“Everything is autobiographical” Lucian Freud said, “everything is a portrait, even if it’s only a chair.” Freud himself was instrumental in bringing together the pieces in the show at London’s National Portrait Gallery, working closely with the curators in selecting work from his entire career – a process that would go on to include his final ever portrait, unfinished at the time of his death in July 2011. Such is the scope of this exhibition that it will genuinely crumble any expectations you have of his work, replacing it instead will be a psychologically raw and infinitely more intimate respect for the power of portraiture.
Freud’s work was/will always be dependent on his relationships with the sitter. Near the beginning of the show are a number of the works depicting his first wife Kitty Garman, painted in the late forties, early fifties, and are described as almost psychological in the detail.
As, in general, his later, visceral almost sculptural works are what we have come to recognise him for, the indelible softness and extraordinary detailing of these particular portraits of Kitty, especially Girl With Roses, is a startling contrast.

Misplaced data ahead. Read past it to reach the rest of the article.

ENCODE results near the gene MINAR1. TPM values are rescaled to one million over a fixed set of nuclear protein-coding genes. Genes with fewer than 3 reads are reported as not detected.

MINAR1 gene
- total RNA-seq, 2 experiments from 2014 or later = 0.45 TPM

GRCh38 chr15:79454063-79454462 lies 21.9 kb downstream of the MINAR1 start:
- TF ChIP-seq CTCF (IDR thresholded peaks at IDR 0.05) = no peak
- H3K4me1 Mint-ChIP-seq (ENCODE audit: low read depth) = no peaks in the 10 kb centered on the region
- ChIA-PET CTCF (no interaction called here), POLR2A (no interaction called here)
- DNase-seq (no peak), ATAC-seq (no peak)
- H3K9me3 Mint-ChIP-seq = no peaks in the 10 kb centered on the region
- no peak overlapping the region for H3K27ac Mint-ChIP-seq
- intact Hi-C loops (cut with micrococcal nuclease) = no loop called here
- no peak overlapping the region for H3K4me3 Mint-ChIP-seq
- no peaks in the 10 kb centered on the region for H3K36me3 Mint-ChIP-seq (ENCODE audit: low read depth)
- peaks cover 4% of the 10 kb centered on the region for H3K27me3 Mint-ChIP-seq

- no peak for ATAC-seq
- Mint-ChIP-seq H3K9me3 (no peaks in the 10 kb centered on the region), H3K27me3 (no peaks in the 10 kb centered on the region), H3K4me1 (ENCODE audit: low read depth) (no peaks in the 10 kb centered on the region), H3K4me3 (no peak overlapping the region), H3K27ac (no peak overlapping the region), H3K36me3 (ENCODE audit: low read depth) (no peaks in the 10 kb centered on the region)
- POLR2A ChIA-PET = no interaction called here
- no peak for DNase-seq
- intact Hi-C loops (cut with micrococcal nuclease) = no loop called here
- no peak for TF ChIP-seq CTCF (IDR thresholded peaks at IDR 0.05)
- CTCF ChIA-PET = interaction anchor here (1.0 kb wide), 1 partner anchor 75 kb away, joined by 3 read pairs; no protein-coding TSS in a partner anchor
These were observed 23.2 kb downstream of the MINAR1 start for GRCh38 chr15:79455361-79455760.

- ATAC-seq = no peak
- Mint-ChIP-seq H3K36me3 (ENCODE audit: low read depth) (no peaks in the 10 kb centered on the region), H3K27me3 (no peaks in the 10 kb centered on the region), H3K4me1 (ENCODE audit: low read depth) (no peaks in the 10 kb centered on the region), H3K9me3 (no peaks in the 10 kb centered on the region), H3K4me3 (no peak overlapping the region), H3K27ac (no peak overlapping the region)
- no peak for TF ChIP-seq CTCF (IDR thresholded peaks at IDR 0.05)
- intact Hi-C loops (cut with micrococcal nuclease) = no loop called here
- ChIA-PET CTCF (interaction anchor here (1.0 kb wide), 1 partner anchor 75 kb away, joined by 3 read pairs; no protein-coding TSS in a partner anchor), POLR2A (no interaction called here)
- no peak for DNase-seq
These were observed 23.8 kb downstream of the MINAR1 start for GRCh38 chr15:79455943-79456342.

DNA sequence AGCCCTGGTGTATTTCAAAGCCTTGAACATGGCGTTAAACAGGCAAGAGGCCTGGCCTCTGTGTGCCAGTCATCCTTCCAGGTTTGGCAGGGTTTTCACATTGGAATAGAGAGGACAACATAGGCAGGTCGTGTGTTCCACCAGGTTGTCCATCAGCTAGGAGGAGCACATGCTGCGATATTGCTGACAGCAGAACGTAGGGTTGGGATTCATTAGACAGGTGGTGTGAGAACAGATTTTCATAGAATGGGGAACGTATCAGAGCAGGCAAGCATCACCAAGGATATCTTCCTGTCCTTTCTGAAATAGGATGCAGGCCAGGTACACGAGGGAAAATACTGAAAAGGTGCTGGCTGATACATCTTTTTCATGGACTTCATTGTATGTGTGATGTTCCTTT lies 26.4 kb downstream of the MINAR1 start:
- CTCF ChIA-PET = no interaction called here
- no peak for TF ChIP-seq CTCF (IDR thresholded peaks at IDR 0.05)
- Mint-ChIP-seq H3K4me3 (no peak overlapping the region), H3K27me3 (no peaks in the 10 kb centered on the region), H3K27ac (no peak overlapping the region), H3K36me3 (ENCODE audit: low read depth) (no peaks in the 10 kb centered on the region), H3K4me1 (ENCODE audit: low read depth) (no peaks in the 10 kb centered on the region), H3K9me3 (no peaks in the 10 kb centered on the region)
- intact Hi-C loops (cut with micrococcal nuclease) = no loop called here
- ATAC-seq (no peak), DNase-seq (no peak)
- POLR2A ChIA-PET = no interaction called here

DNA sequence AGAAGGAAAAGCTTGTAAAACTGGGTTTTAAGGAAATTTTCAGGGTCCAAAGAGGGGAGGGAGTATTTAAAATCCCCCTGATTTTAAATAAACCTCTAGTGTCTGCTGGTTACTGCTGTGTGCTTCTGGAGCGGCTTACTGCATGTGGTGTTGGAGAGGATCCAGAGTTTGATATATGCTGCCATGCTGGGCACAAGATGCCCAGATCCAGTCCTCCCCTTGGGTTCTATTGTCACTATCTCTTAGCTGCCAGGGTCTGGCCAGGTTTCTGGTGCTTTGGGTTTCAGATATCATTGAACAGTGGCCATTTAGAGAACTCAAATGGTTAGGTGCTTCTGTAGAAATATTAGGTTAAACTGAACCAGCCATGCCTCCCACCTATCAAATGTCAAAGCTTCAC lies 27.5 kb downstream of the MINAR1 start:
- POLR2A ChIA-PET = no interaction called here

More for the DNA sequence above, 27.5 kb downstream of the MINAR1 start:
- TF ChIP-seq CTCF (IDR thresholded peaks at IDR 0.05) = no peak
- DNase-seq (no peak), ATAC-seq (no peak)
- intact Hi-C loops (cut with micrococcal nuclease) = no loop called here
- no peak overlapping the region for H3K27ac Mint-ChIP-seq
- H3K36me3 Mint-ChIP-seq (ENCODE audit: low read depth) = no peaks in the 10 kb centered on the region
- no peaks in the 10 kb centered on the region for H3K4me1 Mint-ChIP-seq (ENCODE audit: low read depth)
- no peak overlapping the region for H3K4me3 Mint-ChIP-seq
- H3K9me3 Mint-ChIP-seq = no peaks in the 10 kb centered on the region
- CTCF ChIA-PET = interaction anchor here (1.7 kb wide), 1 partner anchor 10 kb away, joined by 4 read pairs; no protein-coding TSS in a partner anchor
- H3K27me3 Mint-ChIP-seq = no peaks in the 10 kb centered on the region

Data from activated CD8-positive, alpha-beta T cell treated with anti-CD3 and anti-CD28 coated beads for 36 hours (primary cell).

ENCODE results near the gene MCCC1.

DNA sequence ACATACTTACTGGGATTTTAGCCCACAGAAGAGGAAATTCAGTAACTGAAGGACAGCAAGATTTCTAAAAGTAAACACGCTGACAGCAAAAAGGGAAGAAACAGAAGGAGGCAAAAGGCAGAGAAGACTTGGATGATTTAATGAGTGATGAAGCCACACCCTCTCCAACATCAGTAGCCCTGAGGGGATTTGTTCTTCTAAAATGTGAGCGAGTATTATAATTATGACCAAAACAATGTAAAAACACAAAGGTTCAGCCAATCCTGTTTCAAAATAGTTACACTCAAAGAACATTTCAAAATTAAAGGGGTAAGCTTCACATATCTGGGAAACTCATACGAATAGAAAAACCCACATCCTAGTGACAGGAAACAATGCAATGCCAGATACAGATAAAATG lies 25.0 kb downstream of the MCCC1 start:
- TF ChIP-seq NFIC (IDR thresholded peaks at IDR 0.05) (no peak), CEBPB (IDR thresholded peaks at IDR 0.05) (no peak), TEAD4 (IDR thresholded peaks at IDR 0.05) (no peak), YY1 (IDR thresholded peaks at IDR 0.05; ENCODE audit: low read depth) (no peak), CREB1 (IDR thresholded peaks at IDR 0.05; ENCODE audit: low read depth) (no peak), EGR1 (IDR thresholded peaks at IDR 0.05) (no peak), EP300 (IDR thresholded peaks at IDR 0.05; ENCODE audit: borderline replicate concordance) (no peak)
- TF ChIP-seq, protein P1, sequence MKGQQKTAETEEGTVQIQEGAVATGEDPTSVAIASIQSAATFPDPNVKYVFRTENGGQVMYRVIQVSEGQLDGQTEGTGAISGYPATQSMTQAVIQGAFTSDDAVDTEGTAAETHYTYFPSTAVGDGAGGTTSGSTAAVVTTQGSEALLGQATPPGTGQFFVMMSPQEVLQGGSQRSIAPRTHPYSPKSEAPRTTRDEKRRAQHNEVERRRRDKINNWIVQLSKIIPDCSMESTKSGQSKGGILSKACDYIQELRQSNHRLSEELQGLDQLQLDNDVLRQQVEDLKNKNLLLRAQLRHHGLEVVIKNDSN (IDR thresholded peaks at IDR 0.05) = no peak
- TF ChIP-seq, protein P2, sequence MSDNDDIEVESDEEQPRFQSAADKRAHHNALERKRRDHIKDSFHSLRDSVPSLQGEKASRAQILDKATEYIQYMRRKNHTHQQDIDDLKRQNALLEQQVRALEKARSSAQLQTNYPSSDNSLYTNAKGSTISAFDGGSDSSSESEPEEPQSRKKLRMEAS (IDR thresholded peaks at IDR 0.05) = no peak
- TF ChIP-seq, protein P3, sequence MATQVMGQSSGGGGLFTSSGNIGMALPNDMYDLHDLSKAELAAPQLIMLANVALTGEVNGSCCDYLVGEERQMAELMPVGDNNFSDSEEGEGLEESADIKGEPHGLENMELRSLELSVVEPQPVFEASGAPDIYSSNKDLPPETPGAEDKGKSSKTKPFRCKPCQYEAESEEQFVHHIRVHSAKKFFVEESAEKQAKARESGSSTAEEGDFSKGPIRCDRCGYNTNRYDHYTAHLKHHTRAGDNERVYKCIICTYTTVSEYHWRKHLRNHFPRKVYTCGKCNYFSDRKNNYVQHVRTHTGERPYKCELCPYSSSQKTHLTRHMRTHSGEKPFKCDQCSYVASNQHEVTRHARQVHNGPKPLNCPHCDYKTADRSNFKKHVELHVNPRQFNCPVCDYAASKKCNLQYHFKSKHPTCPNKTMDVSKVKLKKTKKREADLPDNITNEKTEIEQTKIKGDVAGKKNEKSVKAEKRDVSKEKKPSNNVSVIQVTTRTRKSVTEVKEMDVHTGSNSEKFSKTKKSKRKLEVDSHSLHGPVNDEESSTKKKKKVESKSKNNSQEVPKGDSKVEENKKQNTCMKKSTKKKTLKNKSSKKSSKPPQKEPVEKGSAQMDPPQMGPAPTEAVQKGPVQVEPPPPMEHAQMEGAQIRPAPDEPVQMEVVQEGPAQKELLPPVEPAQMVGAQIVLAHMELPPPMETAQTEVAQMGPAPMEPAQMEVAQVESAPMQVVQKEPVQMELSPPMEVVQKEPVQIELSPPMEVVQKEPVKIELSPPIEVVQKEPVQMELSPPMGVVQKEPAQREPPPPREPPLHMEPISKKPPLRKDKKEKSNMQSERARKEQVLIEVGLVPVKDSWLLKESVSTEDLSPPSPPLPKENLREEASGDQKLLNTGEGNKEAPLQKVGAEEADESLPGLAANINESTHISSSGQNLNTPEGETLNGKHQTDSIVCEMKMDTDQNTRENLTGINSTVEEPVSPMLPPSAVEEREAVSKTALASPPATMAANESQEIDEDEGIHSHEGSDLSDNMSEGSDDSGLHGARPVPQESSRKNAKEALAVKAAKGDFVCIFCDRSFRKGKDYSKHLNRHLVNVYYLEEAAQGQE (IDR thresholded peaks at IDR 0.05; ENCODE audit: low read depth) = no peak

As the exhibition continues, the dynamic gestures of Freud’s paintings increase as the show moves you chronologically and, nearly a decade after painting Kitty, you see that he completed Hotel Bedroom featuring his second wife Caroline Blackwood. This was the last painting he ever completed sitting down.
Of this transitional moment, one that encouraged the artist to use coarser brushes and, from his powerful physical position, gave him a confidence to portray more and more of the naked form, he simply said: “When I stood up I never sat down again.”
We were told that Freud considered nudity to be the “most complete portrait” and it is hard not to try and imagine the lives of his sitters as the are intimately depicted in front of you. Also you question the nature of their relationship to the painter – such is the social spectrum of his sitters, from criminals to royalty.
Recognisably there are portraits of family, well-known friends and other artists; David Hockney, Frank Auerbach and Francis Bacon. The other people, anonymous acquaintances who demanded Freud’s attention hold their unknown status in an effective and intense illusion while positioned candidly on canvas. Lucian Freud Portraits we are told, “is a life represented in paint rather than a biographical retrospective.”